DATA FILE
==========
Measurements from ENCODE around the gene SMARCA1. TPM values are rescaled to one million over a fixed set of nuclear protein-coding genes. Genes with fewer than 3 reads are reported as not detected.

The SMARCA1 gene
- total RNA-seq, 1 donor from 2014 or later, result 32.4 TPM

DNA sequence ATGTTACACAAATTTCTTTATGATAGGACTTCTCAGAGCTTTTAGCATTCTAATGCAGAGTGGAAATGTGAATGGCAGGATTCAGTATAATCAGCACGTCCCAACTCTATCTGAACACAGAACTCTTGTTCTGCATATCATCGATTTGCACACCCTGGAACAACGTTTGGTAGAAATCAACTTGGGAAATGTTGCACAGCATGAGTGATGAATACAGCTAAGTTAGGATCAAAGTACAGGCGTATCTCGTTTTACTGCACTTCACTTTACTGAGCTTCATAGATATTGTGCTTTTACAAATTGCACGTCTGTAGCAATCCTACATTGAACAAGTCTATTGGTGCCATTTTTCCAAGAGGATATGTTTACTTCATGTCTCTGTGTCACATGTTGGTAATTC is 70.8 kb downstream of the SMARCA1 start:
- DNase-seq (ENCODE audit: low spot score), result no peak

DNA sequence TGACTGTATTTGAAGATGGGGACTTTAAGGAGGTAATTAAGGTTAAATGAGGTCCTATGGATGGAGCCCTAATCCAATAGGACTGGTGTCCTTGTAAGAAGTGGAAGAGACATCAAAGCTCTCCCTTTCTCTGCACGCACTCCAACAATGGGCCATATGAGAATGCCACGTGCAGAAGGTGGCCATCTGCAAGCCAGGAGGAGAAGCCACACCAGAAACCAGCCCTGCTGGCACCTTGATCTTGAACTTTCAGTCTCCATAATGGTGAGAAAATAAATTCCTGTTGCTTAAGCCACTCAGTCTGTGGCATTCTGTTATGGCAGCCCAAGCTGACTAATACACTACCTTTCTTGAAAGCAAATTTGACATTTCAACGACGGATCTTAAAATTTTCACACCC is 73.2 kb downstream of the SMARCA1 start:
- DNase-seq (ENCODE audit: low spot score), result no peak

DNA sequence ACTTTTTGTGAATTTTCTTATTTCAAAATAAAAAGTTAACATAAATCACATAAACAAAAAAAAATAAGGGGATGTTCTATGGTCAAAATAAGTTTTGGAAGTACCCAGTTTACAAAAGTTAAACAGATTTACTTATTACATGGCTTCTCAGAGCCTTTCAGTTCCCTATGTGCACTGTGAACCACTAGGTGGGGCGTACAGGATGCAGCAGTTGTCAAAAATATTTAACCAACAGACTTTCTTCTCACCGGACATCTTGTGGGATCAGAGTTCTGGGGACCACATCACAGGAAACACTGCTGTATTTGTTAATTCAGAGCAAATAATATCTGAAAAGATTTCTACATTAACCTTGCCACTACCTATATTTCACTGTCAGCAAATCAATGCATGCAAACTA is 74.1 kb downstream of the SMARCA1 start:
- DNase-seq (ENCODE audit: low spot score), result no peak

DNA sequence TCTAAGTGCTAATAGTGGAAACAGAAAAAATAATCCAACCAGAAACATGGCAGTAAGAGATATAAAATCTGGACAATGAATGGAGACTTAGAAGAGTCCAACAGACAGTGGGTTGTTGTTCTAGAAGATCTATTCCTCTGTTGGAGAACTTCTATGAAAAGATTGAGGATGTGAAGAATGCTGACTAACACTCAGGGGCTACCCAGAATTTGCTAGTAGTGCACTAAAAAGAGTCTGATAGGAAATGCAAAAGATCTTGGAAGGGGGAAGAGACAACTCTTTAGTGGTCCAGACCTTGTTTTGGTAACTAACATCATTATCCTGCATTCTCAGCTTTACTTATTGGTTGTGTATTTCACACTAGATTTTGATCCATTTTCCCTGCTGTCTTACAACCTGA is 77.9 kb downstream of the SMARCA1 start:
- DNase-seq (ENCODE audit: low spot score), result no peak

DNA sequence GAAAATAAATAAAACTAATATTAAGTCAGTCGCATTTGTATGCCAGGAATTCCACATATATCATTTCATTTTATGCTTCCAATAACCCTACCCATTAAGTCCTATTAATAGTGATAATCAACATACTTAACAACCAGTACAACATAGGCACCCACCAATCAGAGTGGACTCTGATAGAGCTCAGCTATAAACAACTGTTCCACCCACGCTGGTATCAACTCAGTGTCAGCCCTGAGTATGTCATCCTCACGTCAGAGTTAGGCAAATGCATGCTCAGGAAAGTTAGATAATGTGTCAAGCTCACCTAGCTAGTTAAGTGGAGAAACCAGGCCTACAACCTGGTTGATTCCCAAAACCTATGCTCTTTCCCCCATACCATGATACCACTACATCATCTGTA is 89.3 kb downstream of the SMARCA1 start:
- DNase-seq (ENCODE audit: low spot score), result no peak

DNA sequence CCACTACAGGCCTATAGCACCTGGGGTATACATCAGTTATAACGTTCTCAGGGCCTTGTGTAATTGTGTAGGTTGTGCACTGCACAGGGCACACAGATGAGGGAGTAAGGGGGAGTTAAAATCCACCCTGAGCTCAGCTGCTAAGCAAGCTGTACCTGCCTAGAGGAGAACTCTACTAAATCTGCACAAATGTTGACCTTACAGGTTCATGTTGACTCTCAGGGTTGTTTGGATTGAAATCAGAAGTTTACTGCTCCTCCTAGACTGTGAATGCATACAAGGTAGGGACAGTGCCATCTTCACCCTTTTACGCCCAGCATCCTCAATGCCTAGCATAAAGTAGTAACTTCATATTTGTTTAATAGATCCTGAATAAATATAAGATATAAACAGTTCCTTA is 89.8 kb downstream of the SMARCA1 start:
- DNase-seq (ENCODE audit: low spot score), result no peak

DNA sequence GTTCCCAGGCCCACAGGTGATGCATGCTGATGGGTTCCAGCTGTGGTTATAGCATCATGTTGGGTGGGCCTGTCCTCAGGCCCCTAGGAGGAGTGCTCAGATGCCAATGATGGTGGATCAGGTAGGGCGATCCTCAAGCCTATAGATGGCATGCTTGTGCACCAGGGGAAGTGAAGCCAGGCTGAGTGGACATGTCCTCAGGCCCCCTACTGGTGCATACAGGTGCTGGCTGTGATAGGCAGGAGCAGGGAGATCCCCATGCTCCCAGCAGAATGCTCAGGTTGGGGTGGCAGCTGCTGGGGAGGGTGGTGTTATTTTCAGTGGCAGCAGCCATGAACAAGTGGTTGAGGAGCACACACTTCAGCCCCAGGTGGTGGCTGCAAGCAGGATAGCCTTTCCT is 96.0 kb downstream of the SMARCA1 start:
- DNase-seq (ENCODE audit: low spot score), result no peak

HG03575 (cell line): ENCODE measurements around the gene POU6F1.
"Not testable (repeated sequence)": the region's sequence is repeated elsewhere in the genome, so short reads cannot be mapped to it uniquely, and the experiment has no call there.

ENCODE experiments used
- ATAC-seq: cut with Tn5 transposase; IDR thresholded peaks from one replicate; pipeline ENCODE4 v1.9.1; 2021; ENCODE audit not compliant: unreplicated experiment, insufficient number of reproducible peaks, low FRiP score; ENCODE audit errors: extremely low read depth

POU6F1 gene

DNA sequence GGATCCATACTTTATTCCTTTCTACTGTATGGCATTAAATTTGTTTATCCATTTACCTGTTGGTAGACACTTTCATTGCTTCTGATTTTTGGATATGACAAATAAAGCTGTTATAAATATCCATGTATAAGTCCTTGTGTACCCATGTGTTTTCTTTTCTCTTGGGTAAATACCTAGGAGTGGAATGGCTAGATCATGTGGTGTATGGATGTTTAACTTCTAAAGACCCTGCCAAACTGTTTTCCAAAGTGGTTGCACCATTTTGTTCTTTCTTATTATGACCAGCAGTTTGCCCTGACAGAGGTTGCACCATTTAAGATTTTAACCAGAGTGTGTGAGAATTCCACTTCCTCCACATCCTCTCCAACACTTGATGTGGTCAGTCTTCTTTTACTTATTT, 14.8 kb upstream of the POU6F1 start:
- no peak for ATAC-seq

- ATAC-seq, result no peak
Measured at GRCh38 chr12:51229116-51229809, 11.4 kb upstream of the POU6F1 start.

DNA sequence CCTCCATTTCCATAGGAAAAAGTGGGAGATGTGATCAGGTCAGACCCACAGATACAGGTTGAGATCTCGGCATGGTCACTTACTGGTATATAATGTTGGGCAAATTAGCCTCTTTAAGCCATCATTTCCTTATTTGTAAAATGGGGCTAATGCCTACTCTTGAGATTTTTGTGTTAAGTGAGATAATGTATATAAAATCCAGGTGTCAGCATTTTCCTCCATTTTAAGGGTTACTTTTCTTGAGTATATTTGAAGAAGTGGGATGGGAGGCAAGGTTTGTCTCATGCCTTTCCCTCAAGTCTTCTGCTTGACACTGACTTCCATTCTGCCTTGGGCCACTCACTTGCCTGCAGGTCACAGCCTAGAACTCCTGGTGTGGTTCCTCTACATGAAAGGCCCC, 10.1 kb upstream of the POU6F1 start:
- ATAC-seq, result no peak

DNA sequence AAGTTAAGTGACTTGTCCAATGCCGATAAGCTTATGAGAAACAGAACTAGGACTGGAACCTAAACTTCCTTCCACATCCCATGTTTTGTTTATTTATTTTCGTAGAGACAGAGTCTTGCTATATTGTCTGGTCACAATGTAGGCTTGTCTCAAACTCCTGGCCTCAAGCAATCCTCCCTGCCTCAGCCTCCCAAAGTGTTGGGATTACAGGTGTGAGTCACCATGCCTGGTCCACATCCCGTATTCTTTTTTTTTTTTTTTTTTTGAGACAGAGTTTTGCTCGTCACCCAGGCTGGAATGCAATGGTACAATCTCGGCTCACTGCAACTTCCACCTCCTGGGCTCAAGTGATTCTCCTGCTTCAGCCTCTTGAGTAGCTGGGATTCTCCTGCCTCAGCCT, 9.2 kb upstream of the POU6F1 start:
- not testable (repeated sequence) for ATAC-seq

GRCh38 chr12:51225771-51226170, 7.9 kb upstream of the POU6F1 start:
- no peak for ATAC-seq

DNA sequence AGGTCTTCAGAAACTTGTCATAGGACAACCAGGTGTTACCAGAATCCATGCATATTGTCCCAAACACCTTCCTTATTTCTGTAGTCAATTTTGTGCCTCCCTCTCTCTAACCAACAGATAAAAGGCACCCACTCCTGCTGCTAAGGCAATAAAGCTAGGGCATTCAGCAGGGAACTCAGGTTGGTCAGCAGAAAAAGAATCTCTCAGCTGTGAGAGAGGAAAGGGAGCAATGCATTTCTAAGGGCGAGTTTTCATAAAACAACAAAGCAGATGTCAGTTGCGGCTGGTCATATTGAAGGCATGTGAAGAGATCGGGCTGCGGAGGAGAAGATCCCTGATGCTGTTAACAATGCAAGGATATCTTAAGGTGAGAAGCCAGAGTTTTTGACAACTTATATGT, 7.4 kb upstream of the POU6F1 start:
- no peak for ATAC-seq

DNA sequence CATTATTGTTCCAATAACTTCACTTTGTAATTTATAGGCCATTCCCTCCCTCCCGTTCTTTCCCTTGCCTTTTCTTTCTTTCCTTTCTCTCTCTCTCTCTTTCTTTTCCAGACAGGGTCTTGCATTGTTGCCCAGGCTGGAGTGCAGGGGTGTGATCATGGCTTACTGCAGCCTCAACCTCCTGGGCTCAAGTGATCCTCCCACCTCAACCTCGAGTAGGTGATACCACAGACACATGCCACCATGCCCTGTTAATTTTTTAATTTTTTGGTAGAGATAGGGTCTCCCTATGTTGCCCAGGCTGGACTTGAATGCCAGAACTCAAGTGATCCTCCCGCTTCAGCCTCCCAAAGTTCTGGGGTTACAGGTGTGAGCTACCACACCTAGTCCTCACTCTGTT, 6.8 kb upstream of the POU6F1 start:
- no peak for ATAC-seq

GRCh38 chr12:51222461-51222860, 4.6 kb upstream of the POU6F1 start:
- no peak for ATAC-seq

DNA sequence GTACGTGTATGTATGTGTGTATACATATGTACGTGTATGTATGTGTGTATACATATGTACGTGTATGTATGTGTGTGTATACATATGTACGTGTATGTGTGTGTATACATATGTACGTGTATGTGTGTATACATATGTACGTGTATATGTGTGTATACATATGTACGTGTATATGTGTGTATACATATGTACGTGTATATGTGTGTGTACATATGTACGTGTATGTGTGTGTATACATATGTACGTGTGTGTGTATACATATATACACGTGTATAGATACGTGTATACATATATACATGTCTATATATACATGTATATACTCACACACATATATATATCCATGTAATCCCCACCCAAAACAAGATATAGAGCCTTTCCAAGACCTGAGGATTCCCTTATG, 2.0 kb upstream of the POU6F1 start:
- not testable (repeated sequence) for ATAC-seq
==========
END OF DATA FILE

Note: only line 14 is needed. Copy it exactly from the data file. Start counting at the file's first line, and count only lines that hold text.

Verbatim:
DNA sequence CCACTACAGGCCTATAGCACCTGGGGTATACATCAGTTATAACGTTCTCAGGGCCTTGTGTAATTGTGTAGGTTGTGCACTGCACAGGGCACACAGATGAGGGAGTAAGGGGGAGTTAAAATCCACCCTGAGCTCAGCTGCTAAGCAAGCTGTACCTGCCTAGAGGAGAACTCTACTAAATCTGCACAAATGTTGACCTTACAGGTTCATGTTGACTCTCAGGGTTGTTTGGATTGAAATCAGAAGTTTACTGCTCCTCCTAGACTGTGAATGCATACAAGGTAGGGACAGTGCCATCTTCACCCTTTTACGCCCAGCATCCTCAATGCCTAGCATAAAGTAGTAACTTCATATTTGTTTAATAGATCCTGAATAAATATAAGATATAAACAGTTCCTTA is 89.8 kb downstream of the SMARCA1 start: